Kobach Is Fighting To Prevent Illegal Immigrant Students From Paying In-State Tuition

July 15, 2010 11:40 am ET

Kansas Republican Kris Kobach, an attorney for FAIR and co-author of SB 1070, has spent a considerable amount of time addressing the tuition rates offered to university students who are illegal immigrants.  So far, Kobach has inserted himself into the issue in at least three separate states - leaving a trail of lawsuits and appeals behind him.

Kansas

2004: Kobach Filed Lawsuit Against Kansas Law That Allowed Immigrant Students To Get In-State Tuition At State Universities. According to The Pitch: "Kobach has been paid substantial fees by FAIR for legal work done on its behalf -- such as filing a lawsuit against the state of Kansas. The suit aims to overturn new legislation that allows immigrant students to pay in-state tuition rates at Kansas colleges and universities, regardless of whether their parents are fully documented or have yet received citizenship. There are provisos to this legislation: The students must either have graduated from Kansas high schools or lived in the state for 3 years and earned equivalency certificates, and they must formally declare their intentions to become American citizens..." [The Pitch, 9/23/04]

Kobach Lost His Suit Against Kansas Law That Gave Reduced Tuition To Illegal Immigrants. According to the New York Times: "Mr. Kobach lost a suit against Kansas to block a statute allowing illegal immigrants to pay in-state tuition rates in public colleges." [New York Times, 7/20/09]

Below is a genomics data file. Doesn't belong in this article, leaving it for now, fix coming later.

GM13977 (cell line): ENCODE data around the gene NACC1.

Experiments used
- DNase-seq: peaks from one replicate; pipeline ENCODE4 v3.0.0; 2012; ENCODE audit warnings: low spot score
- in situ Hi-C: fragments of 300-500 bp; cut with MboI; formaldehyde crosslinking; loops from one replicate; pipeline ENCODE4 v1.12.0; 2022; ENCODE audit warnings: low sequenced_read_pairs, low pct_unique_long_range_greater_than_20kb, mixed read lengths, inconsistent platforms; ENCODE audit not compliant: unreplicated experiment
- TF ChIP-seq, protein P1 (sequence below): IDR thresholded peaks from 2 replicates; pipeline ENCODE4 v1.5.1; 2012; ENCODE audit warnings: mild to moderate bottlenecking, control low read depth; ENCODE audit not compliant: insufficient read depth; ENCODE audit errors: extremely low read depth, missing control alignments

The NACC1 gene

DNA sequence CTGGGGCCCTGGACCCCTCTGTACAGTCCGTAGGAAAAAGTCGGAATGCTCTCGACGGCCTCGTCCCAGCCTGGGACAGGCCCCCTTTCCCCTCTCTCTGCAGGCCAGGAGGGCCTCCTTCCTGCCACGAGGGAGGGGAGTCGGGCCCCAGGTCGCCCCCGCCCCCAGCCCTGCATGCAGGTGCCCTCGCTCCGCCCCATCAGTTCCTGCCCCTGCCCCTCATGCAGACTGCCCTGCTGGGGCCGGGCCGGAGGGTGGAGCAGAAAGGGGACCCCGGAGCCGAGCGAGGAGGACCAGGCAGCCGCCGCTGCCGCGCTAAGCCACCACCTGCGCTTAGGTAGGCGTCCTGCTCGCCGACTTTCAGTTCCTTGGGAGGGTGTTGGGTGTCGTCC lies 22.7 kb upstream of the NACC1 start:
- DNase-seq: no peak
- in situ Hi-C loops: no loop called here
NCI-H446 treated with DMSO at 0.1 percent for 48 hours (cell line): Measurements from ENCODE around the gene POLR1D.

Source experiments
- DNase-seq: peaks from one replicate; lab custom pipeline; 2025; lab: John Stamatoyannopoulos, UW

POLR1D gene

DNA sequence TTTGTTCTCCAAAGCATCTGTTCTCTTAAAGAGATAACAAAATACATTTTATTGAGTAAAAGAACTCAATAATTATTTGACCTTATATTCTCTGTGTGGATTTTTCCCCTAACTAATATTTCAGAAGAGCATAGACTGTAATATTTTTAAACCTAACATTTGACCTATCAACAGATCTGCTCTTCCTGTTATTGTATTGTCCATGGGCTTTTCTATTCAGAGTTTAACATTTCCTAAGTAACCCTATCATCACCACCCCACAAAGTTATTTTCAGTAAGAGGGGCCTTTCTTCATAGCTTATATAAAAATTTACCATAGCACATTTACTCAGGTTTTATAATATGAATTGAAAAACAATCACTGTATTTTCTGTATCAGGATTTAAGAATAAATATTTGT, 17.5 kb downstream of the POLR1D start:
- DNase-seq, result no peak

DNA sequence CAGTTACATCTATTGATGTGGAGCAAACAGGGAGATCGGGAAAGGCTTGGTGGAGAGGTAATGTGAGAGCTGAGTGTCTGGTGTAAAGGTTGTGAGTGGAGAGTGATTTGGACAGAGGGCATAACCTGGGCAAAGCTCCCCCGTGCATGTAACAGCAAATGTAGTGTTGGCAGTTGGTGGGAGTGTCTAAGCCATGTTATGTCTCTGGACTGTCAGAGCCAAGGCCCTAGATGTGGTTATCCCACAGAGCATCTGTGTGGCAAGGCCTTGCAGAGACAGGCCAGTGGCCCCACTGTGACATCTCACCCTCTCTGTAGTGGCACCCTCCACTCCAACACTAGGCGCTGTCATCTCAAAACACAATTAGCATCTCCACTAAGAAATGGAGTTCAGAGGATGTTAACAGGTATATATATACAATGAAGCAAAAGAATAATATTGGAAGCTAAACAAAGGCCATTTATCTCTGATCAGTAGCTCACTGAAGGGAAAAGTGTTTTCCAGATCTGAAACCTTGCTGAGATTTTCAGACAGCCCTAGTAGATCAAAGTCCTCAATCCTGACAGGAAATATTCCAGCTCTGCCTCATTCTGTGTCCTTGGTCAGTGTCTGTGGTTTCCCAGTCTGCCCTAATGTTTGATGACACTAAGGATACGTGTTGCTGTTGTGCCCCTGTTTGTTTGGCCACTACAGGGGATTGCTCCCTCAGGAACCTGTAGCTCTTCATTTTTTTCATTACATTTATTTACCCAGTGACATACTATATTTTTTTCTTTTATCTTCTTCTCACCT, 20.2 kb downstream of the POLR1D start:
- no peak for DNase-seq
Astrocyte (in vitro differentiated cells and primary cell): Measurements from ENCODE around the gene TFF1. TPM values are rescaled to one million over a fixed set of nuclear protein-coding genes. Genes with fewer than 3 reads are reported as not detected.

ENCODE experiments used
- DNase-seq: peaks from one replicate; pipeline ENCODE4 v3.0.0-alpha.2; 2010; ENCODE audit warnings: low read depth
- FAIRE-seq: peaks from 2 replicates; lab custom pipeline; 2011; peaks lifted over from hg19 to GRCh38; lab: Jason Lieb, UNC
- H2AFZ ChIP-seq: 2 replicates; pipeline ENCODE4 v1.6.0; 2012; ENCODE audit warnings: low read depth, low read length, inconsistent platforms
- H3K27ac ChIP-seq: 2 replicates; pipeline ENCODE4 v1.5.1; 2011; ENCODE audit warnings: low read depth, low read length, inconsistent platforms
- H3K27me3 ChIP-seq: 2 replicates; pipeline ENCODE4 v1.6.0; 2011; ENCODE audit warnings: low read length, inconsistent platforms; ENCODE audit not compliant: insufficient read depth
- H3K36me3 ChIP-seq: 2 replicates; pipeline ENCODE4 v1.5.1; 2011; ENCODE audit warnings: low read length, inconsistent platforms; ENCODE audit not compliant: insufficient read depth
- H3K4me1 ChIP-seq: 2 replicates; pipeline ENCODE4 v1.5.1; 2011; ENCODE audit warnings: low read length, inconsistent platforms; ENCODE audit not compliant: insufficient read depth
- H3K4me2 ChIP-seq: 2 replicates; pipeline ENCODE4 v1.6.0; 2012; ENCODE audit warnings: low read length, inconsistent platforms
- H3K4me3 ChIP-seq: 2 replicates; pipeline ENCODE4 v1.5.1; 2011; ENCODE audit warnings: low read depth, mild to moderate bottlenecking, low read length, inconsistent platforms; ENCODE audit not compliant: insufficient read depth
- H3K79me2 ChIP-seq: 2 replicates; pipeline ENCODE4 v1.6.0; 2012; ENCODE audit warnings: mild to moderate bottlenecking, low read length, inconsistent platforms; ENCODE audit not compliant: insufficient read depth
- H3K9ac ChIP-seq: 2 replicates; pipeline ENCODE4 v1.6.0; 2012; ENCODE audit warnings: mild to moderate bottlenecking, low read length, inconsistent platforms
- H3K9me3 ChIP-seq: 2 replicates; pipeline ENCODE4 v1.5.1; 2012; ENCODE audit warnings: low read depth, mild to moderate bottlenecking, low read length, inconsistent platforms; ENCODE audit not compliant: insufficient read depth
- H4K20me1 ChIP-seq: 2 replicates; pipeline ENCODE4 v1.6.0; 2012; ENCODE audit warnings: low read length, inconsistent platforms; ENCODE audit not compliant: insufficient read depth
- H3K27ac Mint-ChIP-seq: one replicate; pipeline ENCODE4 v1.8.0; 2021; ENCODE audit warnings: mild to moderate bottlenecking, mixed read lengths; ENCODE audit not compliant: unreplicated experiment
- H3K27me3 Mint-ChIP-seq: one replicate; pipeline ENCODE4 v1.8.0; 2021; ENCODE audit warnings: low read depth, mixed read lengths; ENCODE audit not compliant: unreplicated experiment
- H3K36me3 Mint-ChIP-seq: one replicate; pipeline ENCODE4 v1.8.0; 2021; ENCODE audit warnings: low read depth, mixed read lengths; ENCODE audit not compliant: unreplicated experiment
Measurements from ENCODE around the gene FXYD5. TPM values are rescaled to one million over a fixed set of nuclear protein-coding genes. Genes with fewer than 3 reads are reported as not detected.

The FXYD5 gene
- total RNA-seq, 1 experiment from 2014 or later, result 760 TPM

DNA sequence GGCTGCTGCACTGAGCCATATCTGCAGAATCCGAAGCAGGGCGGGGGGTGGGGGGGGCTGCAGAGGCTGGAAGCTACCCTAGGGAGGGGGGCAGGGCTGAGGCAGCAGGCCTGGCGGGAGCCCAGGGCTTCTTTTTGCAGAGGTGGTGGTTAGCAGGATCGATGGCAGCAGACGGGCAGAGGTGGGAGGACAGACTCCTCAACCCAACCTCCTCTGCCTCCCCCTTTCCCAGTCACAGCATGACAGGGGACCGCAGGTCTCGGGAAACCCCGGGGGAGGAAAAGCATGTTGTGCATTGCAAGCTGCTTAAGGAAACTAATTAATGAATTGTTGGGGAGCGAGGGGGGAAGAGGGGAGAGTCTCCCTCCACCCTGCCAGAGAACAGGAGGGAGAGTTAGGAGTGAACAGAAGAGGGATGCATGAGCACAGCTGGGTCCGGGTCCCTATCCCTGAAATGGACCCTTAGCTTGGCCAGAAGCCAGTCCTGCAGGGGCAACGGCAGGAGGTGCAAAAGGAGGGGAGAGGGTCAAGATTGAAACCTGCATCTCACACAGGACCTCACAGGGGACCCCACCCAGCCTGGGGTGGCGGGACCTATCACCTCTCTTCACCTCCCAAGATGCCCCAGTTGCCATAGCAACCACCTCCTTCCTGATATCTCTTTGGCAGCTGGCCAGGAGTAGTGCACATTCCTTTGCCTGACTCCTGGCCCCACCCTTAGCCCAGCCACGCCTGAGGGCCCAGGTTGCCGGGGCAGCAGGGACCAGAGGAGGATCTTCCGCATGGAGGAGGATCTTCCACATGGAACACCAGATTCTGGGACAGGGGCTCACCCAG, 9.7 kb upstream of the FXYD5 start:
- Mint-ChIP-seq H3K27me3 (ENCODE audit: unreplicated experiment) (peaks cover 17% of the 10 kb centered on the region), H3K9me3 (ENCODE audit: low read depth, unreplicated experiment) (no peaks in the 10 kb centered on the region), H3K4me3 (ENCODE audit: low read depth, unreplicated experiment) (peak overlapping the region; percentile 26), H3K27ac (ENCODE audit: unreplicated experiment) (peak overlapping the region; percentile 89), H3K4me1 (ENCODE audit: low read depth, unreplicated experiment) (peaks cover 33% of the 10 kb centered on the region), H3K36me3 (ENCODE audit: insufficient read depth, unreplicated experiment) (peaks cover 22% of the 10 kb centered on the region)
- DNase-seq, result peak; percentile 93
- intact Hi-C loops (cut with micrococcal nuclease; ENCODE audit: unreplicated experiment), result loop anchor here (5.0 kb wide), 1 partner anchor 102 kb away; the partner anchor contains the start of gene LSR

Federal Judge Dismissed Kansas Lawsuit Because Students Had No Standing To Sue. According to the Deseret Morning News: "A federal judge has dismissed a Kansas lawsuit challenging that state's law granting in-state tuition to some illegal immigrants at state colleges and universities...In a 38-page decision Tuesday, U.S. District Judge Richard D. Rogers said the Kansas plaintiffs -- parents and students paying nonresident tuition -- failed to prove they were injured by the Kansas law or that they'd benefit if it were repealed. 'Hypothetical or conjectural harm is not sufficient,' Rogers wrote. 'When a law does not apply to a party, that party has no invasion of a legally protected interest...The law passed by the Kansas Legislature does not apply to the plaintiffs, and they have made no argument that it does.'" [Deseret Morning News, 7/7/05, via Lexis Nexis]

  • 10th Circuit Court Of Appeals Affirmed Ruling That Kansas Students Had No Standing To Sue. According to the Deseret Morning News: "The ruling last week by the 10th Circuit Court of Appeals, which also oversees Utah, found that students paying out-of-state tuition in Kansas have no cause to sue the state's higher education system. The ruling says in part, 'the record before us is devoid of evidence of any causal relationship between the tuition cost imposed on Kansas' public universities by (the Kansas law) and nonresident tuition rates imposed on the plaintiffs.' The ruling doesn't address the validity of the law." [Deseret Morning News, 9/5/07, via Lexis Nexis, parenthesis original]